An 11-year-old boy whose family evacuated from Jacksonville in anticipation of Hurricane Ian’s arrival in Florida is dead after he fell from a condominium balcony in Panama City Beach.
On Friday, Panama City Beach communications director Debbie Ingram confirmed with PEOPLE that police received a call at 1:19 p.m. Eastern time Thursday “about a possible child falling off a balcony” at Sterling Reef Condominiums along the Gulf of Mexico.
Police, firefighters and other emergency responders found the child dead upon their arrival at the scene, Ingram told PEOPLE on Friday.
“His family was staying there at the hotel, at the condos,” Ingram told PEOPLE. “They had evacuated, I’m not sure exactly what day, but they had evacuated from the Jacksonville area.”
Ingram said that witnesses told city officials the child appeared to fall from the 19th floor, which WBTV also reported. It is unknown how the child came to fall over the balcony, Ingram told PEOPLE.
“What’s so heartbreaking about this is you have a family who’s already in dire straits and is worried about their home and protecting their family and then they come here for refuge and then this happens,” Ingram said. “So it’s just horrible. All of our hearts are broken.”
Ingram told Panama City News Herald on Thursday that no foul play is suspected and law enforcement officials are investigating the incident. The child’s body was turned over to medical examiners for further evaluations, Ingram told PEOPLE Friday.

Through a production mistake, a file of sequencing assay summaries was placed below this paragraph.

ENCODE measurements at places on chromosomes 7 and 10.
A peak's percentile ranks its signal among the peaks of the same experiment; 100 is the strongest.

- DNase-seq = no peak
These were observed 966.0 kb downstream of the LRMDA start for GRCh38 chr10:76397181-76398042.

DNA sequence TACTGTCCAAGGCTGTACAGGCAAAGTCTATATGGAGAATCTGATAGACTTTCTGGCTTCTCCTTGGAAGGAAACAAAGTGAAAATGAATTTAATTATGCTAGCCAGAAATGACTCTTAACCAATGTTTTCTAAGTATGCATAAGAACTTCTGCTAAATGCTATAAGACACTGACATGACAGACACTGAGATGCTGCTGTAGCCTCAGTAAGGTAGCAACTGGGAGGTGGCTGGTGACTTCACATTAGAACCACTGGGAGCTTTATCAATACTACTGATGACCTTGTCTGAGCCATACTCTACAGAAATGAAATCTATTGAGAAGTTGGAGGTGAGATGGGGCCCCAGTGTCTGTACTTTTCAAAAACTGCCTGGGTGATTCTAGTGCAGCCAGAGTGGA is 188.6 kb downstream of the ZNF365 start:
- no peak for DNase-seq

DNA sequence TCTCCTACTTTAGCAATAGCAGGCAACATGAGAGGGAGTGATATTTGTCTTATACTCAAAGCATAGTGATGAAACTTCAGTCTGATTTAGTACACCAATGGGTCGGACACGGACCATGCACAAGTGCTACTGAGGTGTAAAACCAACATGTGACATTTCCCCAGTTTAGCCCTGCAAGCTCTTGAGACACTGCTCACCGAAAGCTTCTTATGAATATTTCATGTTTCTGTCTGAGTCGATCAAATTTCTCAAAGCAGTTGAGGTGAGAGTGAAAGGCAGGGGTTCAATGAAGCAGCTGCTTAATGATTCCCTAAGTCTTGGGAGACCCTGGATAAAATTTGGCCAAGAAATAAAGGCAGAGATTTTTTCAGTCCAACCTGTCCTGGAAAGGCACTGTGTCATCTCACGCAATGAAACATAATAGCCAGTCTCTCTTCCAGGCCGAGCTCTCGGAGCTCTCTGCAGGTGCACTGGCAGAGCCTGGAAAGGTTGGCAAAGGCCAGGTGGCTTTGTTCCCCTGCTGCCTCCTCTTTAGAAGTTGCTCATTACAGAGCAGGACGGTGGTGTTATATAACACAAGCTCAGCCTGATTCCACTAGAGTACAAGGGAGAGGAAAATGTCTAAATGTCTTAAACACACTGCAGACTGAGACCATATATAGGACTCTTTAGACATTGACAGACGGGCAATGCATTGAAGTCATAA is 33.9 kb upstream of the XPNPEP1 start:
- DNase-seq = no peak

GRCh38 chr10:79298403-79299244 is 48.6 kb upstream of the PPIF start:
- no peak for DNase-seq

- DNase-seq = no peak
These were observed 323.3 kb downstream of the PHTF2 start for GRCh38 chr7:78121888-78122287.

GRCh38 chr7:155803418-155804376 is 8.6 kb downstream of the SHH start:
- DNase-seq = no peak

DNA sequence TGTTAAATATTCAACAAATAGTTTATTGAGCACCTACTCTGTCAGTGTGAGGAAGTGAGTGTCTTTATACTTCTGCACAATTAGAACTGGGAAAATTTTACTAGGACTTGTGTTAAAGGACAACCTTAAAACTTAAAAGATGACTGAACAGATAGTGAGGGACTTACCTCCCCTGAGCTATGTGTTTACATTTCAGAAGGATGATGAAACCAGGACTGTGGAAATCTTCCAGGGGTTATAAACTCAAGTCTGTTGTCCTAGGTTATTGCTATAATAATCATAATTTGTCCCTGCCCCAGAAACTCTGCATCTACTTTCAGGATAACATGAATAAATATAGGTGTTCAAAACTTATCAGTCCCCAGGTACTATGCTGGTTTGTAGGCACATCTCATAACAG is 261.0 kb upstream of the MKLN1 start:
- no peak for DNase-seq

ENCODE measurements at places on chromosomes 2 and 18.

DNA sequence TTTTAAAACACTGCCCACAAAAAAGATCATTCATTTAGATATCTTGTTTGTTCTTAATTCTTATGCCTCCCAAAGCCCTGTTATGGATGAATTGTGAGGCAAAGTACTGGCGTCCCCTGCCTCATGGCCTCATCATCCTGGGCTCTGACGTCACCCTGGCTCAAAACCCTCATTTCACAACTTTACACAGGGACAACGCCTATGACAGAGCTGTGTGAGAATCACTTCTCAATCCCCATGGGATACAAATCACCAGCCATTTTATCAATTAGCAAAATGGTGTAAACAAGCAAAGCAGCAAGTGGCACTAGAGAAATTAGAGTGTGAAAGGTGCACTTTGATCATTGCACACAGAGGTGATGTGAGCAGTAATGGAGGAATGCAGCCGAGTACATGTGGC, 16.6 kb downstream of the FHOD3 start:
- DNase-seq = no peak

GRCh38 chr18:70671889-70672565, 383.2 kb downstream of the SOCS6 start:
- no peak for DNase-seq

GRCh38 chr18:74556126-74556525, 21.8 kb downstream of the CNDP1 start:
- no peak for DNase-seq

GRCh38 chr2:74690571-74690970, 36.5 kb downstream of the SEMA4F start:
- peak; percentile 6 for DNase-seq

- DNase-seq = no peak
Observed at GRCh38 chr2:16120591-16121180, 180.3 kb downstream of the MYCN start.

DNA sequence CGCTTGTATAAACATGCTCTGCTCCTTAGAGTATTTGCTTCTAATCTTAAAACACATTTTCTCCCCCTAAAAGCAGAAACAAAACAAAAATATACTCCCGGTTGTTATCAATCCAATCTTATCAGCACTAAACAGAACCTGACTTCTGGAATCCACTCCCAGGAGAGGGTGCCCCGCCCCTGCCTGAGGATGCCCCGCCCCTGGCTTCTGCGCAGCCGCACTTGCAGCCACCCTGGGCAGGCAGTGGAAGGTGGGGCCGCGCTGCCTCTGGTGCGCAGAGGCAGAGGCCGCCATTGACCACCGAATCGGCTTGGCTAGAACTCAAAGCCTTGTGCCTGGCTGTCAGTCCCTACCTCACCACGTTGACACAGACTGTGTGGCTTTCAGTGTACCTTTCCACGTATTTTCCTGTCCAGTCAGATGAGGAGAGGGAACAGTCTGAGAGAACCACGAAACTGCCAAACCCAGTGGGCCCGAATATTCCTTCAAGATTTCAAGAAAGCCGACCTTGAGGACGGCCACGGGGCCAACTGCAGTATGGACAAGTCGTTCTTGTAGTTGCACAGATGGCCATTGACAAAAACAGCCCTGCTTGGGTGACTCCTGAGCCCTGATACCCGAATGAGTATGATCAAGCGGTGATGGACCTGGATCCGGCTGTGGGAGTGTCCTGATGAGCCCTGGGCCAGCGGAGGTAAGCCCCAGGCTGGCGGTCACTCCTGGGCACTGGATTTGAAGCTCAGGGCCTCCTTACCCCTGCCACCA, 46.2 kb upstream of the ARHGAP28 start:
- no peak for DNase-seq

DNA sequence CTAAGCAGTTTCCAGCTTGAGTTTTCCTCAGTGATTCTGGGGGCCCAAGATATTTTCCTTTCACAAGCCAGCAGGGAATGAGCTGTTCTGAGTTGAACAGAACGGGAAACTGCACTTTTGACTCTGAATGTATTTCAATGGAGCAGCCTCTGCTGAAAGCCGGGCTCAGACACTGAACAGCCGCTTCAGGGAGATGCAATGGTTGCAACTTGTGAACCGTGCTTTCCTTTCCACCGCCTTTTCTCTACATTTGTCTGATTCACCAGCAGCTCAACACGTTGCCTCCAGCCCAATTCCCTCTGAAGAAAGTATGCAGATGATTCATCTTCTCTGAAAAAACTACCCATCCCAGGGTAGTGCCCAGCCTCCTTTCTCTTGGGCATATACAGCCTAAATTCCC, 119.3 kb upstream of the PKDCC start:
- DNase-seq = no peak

“I hate to warn anybody to watch their kids because something can happen in an instant and it’s just a tragedy,” she told PEOPLE.
The city of Jacksonville was not under mandatory evacuation orders that Florida issued to roughly 2.5 million people in anticipation of the hurricane, but state officials said that the storm had potential to cause similar flooding to what Jacksonville underwent during Hurricane Matthew in 2016 and Hurricane Irma in 2017, according to the News Herald.
Ingram told PEOPLE on Friday that Panama City Beach, located on Florida’s northwest coast, is “completely safe” after Hurricane Ian battered Florida this week, noting that a cold front appeared to push the storm’s path “further to the south.”
“Because we went through Hurricane Michael four years ago, everybody still has PTSD from that,” Ingram told PEOPLE.
At least 21 people are dead and thousands of people could be missing after Hurricane Ian made landfall as an “extremely dangerous” Category 4 storm with sustained winds of 150 mph on Wednesday just after 3 p.m. local time, near Cayo Costa, Fla., according to the National Hurricane Center.
By Thursday morning, more than 2.5 million people in Florida were without power as a result of the widespread devastation caused by the storm, which snapped apart trees, leveled homes and tore down power lines across the coastline. Storm surges reached nearly 7 ft. high in areas like Fort Myers, while 12 ft. water levels were recorded in Naples.
Hurricane Ian made its third landfall Friday afternoon, north of Charleston, S.C., as a Category 1 storm.
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